Kohlrabi (Brassica oleracea var. gongylodes)

Kohlrabi, a member of the brassicaceae (cabbage) family, looks like a turnip growing above ground with leaves sprouting from its side. It actually is the enlarged portion of the stem. First grown in Europe around 1500 and introduced to America around 1800.

Growing: Plant in full sun, in fertile well drained soil high in organic matter, pH 6.0 – 7.5. Direct sow in garden in early spring. Sow seeds about ¼ inch deep, in rows about 12 inches apart. Thin seedlings to about 6 inches apart (thinnings can be transplanted).

I prefer to start seeds in cell pack and transplant to the garden. (I start my seeds indoors around end of March/early April and transplant to garden around early May).

This year I am experimenting with a fall planting. Started my seeds in cell pack end of June, bumped up into 3-inch pots mid-July, will transplant end of this month when garden space becomes available. Started a 2nd set of seeds on July 23 (I may be a week too late) will see what results I get.

A heavy feeder, kohlrabi requires plentiful consistent moisture for rapid growth and best quality.

There are 2 varieties – white and purple, with maturing dates ranging from 38 – 62 days. Choose a variety best suited for your location and needs. Grows well in container. Its appearance, especially the purple variety, is a show stopper in the ornamental gardens.

For more cultivating information, click here to go to Cornell University Gardening Resources.

Harvesting: Harvest when swollen stem is about 2 – 3 inches in diameter (use this as a guide) or as per package directions.

Cooking: Can be eaten cooked or uncooked. Peel then slice, cube, dice or shred. Leaves, if young and tender, can be cooked like other greens.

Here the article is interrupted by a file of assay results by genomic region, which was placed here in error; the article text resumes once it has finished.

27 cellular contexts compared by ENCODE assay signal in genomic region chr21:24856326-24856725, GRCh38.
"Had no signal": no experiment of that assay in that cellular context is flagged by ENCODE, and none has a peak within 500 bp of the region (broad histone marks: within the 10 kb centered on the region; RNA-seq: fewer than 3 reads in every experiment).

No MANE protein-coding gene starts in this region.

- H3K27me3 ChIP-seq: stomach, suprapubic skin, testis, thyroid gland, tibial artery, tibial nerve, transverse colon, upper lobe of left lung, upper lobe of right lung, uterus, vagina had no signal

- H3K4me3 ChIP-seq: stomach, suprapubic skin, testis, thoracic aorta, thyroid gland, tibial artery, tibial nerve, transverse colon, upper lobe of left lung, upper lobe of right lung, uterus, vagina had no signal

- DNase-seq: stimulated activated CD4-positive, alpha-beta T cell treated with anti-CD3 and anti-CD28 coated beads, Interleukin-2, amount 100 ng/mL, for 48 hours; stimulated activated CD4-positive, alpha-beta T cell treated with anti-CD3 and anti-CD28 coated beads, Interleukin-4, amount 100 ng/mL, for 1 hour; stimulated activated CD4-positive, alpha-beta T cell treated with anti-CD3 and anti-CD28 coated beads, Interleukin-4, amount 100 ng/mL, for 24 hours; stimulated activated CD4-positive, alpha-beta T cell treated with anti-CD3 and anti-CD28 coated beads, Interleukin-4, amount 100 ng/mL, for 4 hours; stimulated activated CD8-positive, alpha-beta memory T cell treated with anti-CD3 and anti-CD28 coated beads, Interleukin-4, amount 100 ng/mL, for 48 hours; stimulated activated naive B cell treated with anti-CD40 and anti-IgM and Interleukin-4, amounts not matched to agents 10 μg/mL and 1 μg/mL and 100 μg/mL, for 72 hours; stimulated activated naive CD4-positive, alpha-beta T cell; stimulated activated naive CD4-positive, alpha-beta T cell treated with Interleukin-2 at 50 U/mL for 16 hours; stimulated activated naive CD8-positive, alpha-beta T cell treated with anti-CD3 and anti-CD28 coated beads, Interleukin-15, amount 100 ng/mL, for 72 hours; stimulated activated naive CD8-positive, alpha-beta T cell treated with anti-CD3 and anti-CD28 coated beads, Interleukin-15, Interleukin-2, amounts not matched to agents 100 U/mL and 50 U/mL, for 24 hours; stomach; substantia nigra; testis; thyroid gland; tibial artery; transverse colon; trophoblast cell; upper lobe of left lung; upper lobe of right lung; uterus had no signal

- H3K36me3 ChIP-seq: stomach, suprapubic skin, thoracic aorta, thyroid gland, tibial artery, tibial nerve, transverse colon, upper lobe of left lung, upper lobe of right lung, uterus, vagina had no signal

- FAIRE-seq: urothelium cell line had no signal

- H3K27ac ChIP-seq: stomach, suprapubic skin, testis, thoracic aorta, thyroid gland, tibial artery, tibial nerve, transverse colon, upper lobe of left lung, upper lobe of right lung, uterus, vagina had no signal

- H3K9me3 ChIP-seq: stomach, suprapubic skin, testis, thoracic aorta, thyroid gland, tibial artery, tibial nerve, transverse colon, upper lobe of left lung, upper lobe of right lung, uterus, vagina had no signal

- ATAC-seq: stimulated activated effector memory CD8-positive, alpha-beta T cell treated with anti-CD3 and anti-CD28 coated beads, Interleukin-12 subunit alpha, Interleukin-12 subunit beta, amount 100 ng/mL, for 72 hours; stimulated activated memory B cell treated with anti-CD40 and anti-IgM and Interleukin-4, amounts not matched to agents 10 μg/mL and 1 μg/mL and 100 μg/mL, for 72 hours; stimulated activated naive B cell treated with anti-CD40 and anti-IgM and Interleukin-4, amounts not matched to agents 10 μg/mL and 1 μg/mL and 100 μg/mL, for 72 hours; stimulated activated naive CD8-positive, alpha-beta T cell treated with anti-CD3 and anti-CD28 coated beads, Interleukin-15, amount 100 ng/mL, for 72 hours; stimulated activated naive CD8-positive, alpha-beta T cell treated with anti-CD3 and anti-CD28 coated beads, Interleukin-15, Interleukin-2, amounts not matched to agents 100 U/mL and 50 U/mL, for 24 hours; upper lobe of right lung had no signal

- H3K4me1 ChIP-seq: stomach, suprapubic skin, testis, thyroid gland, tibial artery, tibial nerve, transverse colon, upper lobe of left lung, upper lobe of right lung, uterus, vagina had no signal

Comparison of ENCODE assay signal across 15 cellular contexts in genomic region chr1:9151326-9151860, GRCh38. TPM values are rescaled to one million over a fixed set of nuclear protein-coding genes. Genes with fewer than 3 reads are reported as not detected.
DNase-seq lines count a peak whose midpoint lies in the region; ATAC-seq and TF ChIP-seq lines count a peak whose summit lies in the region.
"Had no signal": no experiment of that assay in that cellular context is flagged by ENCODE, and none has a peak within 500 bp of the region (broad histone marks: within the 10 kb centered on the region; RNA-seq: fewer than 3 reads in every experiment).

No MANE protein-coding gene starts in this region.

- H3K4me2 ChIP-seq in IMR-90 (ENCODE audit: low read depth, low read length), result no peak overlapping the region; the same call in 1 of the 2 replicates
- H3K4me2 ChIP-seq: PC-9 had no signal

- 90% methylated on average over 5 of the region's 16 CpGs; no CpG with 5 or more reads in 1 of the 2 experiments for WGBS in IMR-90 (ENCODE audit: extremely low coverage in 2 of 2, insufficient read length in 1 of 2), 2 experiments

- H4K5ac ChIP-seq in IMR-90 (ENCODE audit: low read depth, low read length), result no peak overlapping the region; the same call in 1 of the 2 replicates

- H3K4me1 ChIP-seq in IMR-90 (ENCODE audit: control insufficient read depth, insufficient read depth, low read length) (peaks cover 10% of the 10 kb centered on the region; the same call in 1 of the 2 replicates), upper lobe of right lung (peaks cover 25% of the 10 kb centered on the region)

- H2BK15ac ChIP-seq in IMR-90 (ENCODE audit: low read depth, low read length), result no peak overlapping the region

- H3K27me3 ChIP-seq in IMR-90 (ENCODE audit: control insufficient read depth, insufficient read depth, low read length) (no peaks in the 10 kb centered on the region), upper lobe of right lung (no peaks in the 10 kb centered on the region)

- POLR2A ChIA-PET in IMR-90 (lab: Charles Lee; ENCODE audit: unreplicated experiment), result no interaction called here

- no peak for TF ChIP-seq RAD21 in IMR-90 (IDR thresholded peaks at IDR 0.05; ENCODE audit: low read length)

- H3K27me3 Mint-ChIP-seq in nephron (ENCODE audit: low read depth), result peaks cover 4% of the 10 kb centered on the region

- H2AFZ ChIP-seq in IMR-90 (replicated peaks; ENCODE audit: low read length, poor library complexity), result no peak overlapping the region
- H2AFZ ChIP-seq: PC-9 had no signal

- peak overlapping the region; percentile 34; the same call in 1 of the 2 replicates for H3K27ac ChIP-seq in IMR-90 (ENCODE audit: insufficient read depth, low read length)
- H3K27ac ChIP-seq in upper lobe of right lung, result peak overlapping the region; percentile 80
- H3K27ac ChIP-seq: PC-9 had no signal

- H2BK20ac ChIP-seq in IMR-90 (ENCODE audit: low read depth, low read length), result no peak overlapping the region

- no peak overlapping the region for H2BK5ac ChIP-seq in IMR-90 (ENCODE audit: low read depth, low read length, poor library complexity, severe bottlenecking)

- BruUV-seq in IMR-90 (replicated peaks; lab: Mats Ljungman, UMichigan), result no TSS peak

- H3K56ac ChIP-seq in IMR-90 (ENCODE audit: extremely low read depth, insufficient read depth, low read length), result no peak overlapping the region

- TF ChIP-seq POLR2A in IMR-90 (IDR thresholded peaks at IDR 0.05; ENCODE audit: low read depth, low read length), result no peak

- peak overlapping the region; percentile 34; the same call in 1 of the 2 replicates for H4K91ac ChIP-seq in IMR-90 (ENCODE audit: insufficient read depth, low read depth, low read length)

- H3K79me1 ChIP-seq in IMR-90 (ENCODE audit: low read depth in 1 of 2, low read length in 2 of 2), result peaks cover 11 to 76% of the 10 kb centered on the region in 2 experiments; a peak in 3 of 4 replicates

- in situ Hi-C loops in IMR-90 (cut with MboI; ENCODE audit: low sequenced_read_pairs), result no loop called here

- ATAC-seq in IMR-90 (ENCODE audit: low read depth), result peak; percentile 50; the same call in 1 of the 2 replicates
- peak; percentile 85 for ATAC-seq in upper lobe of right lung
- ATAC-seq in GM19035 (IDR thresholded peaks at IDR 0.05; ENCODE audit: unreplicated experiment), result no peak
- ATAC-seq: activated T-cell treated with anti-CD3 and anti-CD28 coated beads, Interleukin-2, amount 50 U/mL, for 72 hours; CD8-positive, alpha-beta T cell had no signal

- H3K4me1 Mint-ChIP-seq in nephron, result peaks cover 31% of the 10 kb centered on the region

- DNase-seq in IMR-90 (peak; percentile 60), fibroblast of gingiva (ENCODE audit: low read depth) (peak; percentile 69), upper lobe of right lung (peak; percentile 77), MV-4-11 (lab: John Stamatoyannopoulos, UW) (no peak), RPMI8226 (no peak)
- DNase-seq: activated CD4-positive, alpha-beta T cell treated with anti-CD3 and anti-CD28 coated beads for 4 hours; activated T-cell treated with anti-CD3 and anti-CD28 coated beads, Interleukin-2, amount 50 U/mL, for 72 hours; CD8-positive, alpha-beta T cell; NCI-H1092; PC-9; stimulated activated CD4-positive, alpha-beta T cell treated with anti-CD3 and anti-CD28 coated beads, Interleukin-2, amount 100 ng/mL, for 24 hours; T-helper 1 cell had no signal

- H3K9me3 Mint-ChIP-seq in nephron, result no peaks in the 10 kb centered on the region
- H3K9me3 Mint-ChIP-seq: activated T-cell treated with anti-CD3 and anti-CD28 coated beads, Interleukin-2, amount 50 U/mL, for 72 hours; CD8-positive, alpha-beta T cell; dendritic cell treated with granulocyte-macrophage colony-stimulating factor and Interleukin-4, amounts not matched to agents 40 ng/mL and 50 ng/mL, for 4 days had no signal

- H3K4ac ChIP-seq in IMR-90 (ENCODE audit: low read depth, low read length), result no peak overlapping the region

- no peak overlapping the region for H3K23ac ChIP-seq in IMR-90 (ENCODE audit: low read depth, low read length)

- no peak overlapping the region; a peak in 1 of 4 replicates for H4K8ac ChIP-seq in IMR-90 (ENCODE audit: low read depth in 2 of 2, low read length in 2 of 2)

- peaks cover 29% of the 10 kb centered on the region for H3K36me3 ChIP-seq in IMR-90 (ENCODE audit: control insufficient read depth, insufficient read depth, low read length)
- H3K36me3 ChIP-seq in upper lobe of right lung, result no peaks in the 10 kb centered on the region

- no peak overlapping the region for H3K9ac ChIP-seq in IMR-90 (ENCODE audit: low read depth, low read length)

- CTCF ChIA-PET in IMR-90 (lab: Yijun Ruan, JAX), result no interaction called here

Cooked – use alone or combined with other vegetables, with or without meat, poultry or seafood, in stir-fry, soup, stew. Toss with oil, salt and pepper to taste and roast in oven, alone or combined with carrots, potatoes …..

Uncooked – add to salad, use as cabbage substitute in slaw …

Shrimp Kohlrabi & Broccoli Stir-fry

1 pound shrimp, peeled, deveined and pat dry with clean paper towels (this is an important step) (I only had jumbo shrimp in my freezer so I split each in half, lengthwise) (see how to below)
1 tablespoon oyster sauce or regular (light color) soy sauce
¼ teaspoon sugar
¼ teaspoon Asia chili sauce or to taste
1 teaspoon Asian sesame oil
Combine all the above well. Can be done the day before and kept refrigerated.

1 – 2 kohlrabi, peeled and cut into about ¼ inch thick bite-sized slices
½ pound broccoli florets cut into smaller florets
Few slices of carrots for color (See below for Making Carrots Flowers)
1 – 2 shallots, peeled and minced
1 – 2 cloves garlic, peeled and minced
1 teaspoon kosher salt or to taste
2 – 3 tablespoons oil
½ – ¾ cup chicken broth
1 tablespoon cornstarch combined with 2 tablespoons broth or water. Stir well before adding to wok or frying pan.

1. In a preheated wok or frying pan add 1 tablespoon oil. Add salt, kohlrabi, broccoli and carrots. Stir-fry until broccoli turns a bright green color. Remove to a clean platter.
2. Add remaining oil to wok or frying pan, add shallots and garlic, stir-fry until both are translucent. Add shrimp. Stir fry until shrimp changes color.
3. Add veggies to shrimp and additional broth for gravy. Thicken with cornstarch mixture. Adjust taste. Serve hot over cooked rice or pasta.

How to split shrimp in half lengthwise: